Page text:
Jan 8, 2019
This title contains a three chapter story, "Because You Keep Smiling" and two one-shots, "At the Beginning and End of Love" and "You, the Firefly (Hotaru no Kimi). I reread the volume to write this review and keep the stories fresh in my mind. VERY MINOR SPOILERS may be included below, but without further ado.

"Because You Keep Smiling": Despite its clichéd premise, this manages to evoke powerful emotions in three short chapters. Only the two leads are really developed with any depth, but their relationship is cute and I thought the ending was tasteful. Probably the strongest story included in the volume, though that may read more
Sep 25, 2018
What happens to us when we're no longer useful to society? In twenty minutes, Golden Time tells a touching tale of finding new purpose, the value of friendship, personal redemption and the cycle of life.

Story, 7: A TV set is abandoned by its owner in favor of a newer-style and attempts to escape its surroundings. The story is tightly-paced and fleshes out the junkyard as its own world extremely well, all without dialogue (an impressive feat).

Art, 8: A muted, classic style presumably to match our television protagonist's own visuals. The background art is nice and the minor touches to flesh out characters' personalities were appreciated read more
Sep 8, 2018
Update: Everything I said below still applies to this one-shot, but please do not go into the main series expecting a similar story of the council getting up to shenanigans while helping out other clubs. The main series quickly becomes a mediocre at best battle shounen that attempts to subvert itself with pseudo-intellectual ramblings in an attempt to cover up how completely generic the series actually is. Obviously, I was not a fan of the parent series, but your mileage may vary, depending on your affinity for the genre. I thought this was important enough to note.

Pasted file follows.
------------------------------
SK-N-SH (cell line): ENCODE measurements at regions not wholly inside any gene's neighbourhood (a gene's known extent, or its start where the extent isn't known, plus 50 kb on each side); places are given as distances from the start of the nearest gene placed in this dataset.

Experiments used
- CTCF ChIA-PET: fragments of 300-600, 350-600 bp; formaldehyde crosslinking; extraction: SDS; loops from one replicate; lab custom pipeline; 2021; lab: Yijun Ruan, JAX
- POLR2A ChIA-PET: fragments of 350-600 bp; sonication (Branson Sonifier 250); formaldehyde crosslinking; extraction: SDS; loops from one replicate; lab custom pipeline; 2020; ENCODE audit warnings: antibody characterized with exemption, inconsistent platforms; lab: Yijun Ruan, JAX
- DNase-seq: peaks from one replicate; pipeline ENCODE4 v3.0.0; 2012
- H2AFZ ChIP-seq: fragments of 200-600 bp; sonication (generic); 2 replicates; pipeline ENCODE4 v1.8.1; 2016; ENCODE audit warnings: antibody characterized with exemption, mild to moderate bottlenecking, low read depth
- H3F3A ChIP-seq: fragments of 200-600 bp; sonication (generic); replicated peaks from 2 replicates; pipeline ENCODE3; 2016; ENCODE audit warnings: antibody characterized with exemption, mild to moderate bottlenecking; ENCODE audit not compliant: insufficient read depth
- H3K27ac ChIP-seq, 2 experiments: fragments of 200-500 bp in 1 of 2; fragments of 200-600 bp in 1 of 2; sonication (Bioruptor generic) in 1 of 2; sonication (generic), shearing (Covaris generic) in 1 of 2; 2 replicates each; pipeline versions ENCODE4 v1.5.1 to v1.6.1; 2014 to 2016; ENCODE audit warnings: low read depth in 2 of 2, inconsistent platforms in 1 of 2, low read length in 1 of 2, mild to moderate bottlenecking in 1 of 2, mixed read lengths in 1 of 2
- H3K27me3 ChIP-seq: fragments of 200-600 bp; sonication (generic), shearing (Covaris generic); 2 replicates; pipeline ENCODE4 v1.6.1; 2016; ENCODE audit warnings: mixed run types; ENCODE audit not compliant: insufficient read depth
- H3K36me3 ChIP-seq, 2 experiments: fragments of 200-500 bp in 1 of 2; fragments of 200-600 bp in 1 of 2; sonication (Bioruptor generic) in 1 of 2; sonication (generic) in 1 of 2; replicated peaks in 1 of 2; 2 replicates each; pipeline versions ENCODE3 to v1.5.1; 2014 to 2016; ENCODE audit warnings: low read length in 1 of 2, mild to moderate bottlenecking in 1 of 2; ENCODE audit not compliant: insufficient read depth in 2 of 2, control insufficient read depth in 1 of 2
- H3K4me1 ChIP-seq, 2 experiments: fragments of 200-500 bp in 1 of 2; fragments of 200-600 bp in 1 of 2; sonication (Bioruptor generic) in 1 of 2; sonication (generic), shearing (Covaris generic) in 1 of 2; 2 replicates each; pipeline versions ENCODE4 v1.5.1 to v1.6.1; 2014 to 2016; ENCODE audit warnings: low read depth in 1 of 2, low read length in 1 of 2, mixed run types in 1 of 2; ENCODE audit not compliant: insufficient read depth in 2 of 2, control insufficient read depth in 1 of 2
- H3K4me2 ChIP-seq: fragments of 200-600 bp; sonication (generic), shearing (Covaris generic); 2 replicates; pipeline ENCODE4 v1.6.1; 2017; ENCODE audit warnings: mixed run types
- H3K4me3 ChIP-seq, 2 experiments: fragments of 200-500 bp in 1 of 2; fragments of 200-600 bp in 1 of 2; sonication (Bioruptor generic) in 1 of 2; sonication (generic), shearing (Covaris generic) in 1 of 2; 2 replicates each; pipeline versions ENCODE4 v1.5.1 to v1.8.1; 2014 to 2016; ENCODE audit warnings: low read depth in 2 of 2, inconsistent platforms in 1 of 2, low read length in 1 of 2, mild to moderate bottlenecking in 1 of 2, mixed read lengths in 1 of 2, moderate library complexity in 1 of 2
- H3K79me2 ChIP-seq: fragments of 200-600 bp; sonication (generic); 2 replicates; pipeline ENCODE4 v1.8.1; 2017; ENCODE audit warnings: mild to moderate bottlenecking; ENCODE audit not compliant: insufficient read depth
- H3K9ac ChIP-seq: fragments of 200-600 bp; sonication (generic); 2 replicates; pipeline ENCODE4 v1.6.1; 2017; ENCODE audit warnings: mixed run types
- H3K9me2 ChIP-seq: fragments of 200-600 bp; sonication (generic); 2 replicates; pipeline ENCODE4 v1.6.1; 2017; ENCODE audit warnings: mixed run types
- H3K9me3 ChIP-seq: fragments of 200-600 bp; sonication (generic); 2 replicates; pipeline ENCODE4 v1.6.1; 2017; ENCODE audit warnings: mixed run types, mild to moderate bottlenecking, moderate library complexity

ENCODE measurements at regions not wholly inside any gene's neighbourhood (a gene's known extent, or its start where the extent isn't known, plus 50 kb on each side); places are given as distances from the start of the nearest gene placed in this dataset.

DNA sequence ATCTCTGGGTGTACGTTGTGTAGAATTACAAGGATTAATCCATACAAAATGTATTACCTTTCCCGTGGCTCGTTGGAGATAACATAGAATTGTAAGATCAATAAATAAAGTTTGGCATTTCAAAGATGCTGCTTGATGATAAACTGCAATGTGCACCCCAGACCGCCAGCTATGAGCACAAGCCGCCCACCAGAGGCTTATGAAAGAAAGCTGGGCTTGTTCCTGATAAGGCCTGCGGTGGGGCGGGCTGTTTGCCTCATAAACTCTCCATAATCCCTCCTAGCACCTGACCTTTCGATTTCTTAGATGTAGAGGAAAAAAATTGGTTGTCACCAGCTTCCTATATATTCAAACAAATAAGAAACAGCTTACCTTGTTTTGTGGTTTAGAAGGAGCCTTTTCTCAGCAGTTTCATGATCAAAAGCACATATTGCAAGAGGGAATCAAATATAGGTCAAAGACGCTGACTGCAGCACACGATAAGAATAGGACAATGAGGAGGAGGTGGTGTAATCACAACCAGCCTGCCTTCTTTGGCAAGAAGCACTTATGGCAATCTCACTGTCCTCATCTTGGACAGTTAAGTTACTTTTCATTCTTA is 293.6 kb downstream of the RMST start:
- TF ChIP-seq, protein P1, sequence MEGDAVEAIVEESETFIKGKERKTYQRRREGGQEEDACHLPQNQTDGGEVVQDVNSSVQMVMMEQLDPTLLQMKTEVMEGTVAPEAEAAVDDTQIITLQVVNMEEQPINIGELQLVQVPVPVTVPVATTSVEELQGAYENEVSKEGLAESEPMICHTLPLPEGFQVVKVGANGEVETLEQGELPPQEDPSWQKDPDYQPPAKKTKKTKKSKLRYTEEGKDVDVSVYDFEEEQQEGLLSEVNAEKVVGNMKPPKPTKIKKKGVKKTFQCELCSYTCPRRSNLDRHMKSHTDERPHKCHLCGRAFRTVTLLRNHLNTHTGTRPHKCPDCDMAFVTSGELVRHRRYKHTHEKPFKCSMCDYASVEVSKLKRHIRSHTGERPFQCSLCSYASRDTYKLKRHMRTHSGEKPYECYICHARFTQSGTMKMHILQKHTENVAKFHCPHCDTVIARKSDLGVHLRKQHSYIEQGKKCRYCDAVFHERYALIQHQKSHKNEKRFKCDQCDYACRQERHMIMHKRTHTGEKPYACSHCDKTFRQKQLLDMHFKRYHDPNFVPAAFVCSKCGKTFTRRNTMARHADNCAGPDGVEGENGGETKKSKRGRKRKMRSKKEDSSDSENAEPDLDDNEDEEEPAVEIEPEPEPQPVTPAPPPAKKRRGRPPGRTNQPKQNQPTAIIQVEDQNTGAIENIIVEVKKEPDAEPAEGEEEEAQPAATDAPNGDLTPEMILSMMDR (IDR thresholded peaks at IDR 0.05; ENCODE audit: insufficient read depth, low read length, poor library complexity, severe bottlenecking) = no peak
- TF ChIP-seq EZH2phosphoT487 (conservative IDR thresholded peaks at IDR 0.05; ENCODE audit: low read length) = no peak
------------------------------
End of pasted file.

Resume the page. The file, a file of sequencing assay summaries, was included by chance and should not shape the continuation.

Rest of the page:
Before diving into the main series, I wanted to read more
Aug 18, 2018
Note: It should be noted that I have not read the included one-shot "Jikan wo Tometa Shounen-tachi", as I was not able to find it anywhere. If I am able to eventually, I will update the review as necessary.

This was an interesting story about a kingdom plagued by sand and the travails of its heir.

Story, 6: While the plot was tightly-paced, much of its resolution happened within a few pages in the final chapter. This may be due to its short length, but it still felt a bit rushed. Otherwise, though, I thought the world had a nice amount of development.

Art, 7: Fairly standard read more
Apr 15, 2018
Neji (Manga) add (All reviews)
A story set in a futuristic world that mixes elements of sci-fi (cryogenics, automatons, etc.) with a light touch of supernatural powers.

Story, 7: Despite a short length of only three chapters, the world is fleshed out quite well. Readers get a sense of the state of the Earth, the implications of human experimentation, and what (if any) difference exists between artificial intelligence and human consciousness.

Art, 7: The action scenes were nice and the character designs felt fresh and distinct from each other.

Characters, 6: While I thought the main characters were interesting and certainly had a unique relationship, I was a bit underwhelmed by the read more